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Confessions of a smokin’ addict

May, 2009

A confession: I’m addicted to smoking. Not cigs, not weed (OK, maybe the occasional cigar) – usually I just stick to chickens.

I love smoked food, but I can’t quite figure out why. Of course I enjoy the complex flavours with which smoking imbues meat or fish; the heady scents of apple, hickory, mesquite and maple combined with the slow cooking process that softens the textures and makes each morsel almost melt in my mouth. But if it were just for the flavour, I could throw a few drops of liquid smoke into the seasoning and rub it into anything that I’m planning to cook.

No, there is something primal about smoking that speaks to my inner boy scout. I like to think that you could drop me off in the woods and I’d survive. I’d snare a rabbit or pick off a grouse, set up a grill and build a fire.

Sure. In reality, my idea of living off the land extends to carrying a debit card into a supermarket.

And yet, there is a mythic Flavourguy in me who comes from an earlier time – and a barbecue brings him out. It’s the aroma of burning wood, of charcoal turning into embers, of a chicken or a tough cut of meat slowly becoming something ambrosial over a fire.

Smoking makes me realize how human I am. It lets me connect with a time when cooking took patience and persistence. Smoked food is slow food. It tells me I might make mistakes in a way that fast-food cooking (whether it’s frying a burger or opening up a can) does not. The heat can be too low and the meat partially raw (so I have a last minute dance with the microwave) or it cooks at too high a heat and is scorched (so I reach for sauce to smother the burnt bits). Smoking makes me remember that I can’t take food for granted, but when I get it right, there is nothing better than making it at home.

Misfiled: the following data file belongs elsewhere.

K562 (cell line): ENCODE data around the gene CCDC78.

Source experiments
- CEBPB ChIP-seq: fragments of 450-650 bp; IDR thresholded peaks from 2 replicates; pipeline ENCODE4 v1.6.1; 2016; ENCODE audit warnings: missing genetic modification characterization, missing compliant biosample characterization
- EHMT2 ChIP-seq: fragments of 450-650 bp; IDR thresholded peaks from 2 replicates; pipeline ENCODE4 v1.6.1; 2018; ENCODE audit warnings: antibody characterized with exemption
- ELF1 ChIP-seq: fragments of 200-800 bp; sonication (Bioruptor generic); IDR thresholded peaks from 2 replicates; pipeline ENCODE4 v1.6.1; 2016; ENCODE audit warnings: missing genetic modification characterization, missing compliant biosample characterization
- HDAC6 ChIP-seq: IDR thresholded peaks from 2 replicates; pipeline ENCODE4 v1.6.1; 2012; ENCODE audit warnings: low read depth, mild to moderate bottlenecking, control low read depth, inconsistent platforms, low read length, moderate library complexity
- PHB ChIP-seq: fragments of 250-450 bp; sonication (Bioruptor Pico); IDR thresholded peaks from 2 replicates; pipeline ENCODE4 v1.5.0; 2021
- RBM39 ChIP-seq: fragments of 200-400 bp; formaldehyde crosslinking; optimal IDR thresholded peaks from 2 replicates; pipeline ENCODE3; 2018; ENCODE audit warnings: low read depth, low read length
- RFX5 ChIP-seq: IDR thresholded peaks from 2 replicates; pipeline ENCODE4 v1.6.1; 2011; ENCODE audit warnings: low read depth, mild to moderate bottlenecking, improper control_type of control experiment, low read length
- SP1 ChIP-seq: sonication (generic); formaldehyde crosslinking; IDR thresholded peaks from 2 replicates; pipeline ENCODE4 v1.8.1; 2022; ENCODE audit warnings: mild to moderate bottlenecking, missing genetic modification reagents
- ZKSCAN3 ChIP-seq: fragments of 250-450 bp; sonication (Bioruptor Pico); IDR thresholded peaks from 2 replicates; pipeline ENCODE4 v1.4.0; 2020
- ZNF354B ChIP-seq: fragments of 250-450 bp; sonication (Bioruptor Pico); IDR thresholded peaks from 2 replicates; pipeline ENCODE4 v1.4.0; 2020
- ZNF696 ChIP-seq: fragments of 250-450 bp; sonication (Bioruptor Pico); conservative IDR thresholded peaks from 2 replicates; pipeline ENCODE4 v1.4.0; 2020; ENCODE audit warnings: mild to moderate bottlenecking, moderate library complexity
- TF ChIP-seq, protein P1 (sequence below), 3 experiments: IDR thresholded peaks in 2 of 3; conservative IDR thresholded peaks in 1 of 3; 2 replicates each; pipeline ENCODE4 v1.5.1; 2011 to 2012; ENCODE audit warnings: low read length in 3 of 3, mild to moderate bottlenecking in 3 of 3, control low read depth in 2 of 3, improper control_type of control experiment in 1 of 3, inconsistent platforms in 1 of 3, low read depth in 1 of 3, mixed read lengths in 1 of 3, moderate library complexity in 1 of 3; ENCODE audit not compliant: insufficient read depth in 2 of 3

When I smoke a chicken I require three things: a brine, a rub, and heat. First, I put the chicken into a large pot to see how much brine I need. I cover the bird with water, remove the chicken and am left with the right amount of liquid. To make each gallon of brine I take a gallon of water, add a half cup each of brown sugar and salt, and various spices (bay leaf, cinnamon stick, juniper berries, pepper corns, a garlic clove and dried chili pepper or two – they are all good). I boil the water until the salt and sugar have dissolved then let it cool to room temperature. I then put the chicken in the pot and leave it in the fridge overnight. The next morning, I prepare a dry rub by mixing salt, black pepper, chili powder, onion powder and garlic powder. I drain and dry the chicken and rub the mix over the bird as well as inside the cavity. I let this sit for a few hours in the fridge.

In the early afternoon I start a small fire in the charcoal grill. Gas works well, too. In either case, the key is low, indirect heat. If this is difficult, place a pan of water between the fire and the food. Some grills allow this, or you may have to improvise a rack. I soak the wood or chips in water (use hard woods – no pine, spruce or plywood) and put some on the fire when the coals are ready. Gas grills often have a box or chamber for smoking.

Aim for low and slow, around 210F or 100C. Place the chicken on the grill away from the heat and put the cover back on. A small chicken takes a couple of hours. The lower the heat (anything above 180F is fine), the longer it will take to cook – and the tastier it should be. When a meat thermometer inserted in the thickest part of the thigh reads 160F (72F), it’s done.

While I’m waiting I pull up a chair and get into a routine. Maybe a good book, maybe some music I’ve been waiting to hear. Every hour, I add a little wood and some more charcoal. On a regular basis, I take out another can of beer. On a nice warm day if I have a big enough chicken and if I can keep the heat low, it might take five or six hours to reach perfection.

E-mail Barry Lazar at



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